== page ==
My main concern is being healthy, and as I keep saying, I have no issue with gaining weight in the short term for a faster metabolism in the long term. That's why I'm asking these questions. I'm not looking for a quick fix, clearly leptin refeeding doesn't help short term weight loss. Sure, I'm annoyed with the belly fat and I would love to loose that, but I recognize that's a symptom of the slow metabolism, which is the very thing that I'm trying to fix. Really, I just need to boost my metabolism and the theory of a leptin refeed looked like it might help.

    As I had mentioned, the 100 cal/day addition did not work for me and this wasn't the first time, or the shortest period I had tried it for. There is NO proof that this is the ONLY way to do it.

    I would like to try something different because everything I have tried in the past hasn't worked.

    I stated my "macros" in my original post.
    Last edited by dianna; 01-23-2007 at 10:52 AM.
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  7. #7
    Registered User emunah's Avatar
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    Because its meant as a short-term FIX, not as a method of restoring metabolism. Its meant to be part of a diet program. You don't just increase cals willy-nilly. As I said, people tend to use them on low-carb diets because it is carbohydrates specifically that increase leptin.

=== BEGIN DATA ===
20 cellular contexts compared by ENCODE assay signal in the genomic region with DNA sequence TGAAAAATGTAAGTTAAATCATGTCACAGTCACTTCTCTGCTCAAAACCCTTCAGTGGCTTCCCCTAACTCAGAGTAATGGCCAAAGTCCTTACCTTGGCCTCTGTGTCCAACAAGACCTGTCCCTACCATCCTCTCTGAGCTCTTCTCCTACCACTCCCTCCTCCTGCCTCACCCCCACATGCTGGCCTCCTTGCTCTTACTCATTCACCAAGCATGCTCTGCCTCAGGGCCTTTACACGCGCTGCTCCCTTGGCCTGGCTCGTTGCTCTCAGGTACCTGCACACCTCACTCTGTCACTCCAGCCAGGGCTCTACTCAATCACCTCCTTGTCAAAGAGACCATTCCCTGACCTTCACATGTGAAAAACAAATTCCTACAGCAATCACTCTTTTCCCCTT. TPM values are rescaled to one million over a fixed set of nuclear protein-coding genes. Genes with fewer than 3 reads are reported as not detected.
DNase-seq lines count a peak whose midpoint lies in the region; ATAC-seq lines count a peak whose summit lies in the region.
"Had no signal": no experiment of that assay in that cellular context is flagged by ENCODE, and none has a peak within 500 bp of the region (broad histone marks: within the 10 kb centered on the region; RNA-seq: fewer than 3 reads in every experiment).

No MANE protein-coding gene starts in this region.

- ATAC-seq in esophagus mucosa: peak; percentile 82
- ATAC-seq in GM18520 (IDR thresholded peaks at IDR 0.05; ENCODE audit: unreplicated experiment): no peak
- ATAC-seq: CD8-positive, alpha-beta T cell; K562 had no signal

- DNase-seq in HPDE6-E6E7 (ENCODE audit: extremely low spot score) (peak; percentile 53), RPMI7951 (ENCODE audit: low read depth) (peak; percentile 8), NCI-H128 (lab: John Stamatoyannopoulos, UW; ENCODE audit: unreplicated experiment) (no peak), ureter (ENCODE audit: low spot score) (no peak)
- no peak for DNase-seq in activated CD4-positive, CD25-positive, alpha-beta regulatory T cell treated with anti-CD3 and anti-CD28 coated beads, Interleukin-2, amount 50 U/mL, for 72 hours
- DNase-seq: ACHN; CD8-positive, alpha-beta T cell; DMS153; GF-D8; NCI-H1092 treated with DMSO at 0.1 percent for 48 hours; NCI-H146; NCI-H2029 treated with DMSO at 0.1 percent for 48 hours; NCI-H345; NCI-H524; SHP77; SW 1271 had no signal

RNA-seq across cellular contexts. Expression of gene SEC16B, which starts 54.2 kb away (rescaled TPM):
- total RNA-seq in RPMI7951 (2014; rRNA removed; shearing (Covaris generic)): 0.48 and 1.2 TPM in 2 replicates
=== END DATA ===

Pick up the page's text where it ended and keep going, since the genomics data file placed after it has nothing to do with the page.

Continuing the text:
If you really want to do it, give it a whirl. You gave your percentage macros, but as I said this really doesn't say anything. Percentages are meaningless. You have to know the GRAMS of everything you are taking in, because you need to base them on your current weight. Doing some quick math, I can tell you that your fat intake is far too low, your protein intake is at minimum levels, and your carb intake is just enough to skirt ketosis. So your eventual goal should really be to at least double your fat intake and add a bit more protein and carbs.

    There are a number of ways to refeed. Most people set a certain amount of time. the minimum time you need for a refeed is 5 hours, although you'll get better results if you spread it over a day. Basically, just vamp up your carbs. Stay away from fiber if you can, and stick to GLUCOSE, not fructose for your refeed. Bagels, pasta, bread, etc. Sucrose (table sugar) is partially fructose, so try to limit that as well...which limits the amount of cookies/cakes you can have.

    For a fully deplete carb load, a good rule of thumb is 5-6 grams carbs/lb LBM over the course of a day. Stick with your normal protein but low amounts of fat. If you want to do a 5 hour refeed, try aruond 1.5-3 grams/lb LBM. Two days around 2-3 g/lb LBM. I'd start with the 5 hour and see what happens.

    Frequency of refeeds depends on your training and bodyfat%. the leaner you are, the more often you need them. Given that you don't think you're that lean, maybe once every 10-14 days? Its very individual...

    So if you really want to do it, give it a whirl and then try to get to a good caloric intake with more fats. That could be part of your problem...
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  8. #8
    Registered User dianna's Avatar
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    Ah, I see what you are saying about the percentages. A typical day is 100g carb (from 1/3 c oatmeal & low carb veggies - loads of low carb veggies), 109g protein (egg whites, chicken breast, tuna) and about 20g fat (from almonds, flax oil).